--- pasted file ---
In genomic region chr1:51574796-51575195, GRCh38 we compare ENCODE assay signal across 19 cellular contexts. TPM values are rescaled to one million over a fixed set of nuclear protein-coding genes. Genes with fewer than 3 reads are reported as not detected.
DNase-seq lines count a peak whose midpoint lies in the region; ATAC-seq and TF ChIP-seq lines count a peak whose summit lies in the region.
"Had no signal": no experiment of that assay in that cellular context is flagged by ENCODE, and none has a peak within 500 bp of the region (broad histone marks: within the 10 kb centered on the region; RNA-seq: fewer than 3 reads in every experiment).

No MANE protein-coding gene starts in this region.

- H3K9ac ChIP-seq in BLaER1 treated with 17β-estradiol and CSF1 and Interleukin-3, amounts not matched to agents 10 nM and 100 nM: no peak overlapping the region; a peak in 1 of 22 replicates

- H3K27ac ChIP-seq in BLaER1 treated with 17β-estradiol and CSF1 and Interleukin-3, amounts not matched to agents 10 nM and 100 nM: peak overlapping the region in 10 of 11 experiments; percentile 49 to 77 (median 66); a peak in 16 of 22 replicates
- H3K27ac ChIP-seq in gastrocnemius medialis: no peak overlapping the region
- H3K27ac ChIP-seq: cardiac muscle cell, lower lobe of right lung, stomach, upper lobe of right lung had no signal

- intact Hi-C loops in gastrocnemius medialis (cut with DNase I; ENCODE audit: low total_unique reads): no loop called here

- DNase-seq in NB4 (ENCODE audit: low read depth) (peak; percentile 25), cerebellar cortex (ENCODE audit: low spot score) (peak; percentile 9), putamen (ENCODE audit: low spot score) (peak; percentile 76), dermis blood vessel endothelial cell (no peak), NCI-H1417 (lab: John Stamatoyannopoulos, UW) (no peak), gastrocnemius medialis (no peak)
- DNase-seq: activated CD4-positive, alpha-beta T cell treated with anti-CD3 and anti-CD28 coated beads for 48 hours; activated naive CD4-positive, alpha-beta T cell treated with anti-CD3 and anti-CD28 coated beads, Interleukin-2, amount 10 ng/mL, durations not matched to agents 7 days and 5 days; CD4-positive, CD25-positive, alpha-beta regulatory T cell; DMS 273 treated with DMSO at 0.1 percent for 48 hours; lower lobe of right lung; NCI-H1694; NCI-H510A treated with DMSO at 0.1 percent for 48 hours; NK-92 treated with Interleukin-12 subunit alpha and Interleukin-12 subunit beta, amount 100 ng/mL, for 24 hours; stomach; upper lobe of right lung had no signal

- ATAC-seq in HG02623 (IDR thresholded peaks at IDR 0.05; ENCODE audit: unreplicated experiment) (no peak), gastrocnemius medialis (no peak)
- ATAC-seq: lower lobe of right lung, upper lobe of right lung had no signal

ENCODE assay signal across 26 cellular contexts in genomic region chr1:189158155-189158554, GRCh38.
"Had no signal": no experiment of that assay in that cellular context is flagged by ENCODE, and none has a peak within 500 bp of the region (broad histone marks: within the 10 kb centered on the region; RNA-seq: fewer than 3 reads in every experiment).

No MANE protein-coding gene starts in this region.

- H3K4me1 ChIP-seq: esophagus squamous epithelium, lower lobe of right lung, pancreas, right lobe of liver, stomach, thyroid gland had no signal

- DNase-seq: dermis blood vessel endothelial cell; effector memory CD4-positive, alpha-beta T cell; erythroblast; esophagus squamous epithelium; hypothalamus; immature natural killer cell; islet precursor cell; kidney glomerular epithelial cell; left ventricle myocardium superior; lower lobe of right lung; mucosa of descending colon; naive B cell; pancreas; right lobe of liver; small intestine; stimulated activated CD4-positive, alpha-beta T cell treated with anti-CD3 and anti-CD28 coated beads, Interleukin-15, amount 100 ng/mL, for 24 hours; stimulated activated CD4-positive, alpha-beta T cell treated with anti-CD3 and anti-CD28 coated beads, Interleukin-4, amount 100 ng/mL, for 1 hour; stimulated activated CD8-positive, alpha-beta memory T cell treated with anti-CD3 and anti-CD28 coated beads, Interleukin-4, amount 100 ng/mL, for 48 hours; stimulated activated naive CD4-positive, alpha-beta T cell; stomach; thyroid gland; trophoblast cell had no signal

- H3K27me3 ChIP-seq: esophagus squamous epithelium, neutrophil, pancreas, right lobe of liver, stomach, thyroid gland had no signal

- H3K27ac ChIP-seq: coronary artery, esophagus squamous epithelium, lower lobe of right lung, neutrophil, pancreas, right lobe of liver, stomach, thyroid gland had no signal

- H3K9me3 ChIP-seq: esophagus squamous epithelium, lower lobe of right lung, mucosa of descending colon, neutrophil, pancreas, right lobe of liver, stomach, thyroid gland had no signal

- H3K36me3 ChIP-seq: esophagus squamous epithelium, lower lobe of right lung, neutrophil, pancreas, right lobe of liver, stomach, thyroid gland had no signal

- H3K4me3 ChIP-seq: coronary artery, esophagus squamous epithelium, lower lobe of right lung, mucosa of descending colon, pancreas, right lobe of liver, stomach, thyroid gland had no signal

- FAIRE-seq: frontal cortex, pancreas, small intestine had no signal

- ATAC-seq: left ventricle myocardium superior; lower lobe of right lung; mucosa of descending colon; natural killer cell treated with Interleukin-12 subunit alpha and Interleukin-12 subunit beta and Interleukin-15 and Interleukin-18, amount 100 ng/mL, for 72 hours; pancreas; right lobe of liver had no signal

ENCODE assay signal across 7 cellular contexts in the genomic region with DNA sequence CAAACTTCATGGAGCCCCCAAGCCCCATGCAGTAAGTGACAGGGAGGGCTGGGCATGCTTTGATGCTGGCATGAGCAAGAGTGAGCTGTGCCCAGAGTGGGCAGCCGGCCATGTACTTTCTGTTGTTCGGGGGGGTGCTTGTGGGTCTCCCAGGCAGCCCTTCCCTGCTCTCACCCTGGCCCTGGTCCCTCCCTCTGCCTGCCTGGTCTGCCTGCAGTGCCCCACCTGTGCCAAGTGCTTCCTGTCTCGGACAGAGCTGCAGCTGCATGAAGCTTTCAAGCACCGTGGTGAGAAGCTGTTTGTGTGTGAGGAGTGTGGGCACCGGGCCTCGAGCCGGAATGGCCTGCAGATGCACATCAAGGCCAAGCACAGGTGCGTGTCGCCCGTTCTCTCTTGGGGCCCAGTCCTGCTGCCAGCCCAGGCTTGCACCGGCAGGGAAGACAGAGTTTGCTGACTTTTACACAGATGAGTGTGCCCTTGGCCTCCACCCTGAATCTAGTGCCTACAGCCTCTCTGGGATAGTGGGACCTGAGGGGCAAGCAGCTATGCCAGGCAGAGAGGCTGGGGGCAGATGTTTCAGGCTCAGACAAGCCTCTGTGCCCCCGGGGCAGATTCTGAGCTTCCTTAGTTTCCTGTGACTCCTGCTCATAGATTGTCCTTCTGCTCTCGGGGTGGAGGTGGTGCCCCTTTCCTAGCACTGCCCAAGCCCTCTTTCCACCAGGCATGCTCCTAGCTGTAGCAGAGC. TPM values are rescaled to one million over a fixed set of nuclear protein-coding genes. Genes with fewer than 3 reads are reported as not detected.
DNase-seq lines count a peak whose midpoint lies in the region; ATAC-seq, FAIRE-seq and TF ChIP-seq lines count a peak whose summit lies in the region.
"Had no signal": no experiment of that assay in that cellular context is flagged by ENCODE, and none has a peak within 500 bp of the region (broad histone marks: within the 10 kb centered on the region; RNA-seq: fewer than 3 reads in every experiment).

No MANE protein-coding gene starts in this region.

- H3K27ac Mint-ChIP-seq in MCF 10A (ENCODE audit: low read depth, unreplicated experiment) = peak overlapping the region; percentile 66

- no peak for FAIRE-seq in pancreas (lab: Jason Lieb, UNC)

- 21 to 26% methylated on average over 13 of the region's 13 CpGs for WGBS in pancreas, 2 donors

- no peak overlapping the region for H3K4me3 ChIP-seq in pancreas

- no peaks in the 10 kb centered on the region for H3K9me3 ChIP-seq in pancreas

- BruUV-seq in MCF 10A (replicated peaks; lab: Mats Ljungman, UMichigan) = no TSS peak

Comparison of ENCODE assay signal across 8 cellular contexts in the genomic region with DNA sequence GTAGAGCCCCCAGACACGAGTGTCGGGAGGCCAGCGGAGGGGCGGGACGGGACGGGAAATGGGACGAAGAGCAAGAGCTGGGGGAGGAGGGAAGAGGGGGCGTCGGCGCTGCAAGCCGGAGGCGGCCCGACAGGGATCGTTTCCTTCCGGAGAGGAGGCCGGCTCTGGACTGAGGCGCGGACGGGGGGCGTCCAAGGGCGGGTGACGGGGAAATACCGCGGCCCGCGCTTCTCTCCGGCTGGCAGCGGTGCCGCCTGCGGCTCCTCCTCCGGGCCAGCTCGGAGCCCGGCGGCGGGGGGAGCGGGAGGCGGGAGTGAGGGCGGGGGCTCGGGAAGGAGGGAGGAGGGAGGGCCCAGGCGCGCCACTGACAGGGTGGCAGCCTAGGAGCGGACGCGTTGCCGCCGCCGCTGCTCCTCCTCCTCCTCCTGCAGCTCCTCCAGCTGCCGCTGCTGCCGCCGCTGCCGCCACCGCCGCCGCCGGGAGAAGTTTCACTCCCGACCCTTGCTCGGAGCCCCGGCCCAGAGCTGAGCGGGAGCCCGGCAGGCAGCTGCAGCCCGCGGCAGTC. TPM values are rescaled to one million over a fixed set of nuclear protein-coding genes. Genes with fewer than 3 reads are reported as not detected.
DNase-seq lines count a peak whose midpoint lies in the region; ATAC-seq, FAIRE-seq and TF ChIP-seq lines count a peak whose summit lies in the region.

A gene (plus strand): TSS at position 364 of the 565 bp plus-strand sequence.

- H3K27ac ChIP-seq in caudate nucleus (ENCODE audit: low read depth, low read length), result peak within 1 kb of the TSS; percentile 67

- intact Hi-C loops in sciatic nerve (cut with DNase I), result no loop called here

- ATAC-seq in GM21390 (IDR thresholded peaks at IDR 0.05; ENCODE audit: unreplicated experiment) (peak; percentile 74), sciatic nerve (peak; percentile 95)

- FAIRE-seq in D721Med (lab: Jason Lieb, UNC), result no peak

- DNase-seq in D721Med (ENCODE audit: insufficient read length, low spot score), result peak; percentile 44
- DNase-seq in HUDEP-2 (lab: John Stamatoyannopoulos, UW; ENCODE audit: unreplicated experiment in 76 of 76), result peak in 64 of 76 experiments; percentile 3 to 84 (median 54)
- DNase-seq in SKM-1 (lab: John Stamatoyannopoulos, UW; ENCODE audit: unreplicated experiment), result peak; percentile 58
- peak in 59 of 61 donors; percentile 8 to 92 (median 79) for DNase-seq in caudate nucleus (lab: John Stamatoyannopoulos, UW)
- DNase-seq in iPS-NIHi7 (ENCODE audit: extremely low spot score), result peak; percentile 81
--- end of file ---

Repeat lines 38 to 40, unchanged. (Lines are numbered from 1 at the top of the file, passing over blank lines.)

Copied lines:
A gene (plus strand): TSS at position 364 of the 565 bp plus-strand sequence.

- H3K27ac ChIP-seq in caudate nucleus (ENCODE audit: low read depth, low read length), result peak within 1 kb of the TSS; percentile 67

- intact Hi-C loops in sciatic nerve (cut with DNase I), result no loop called here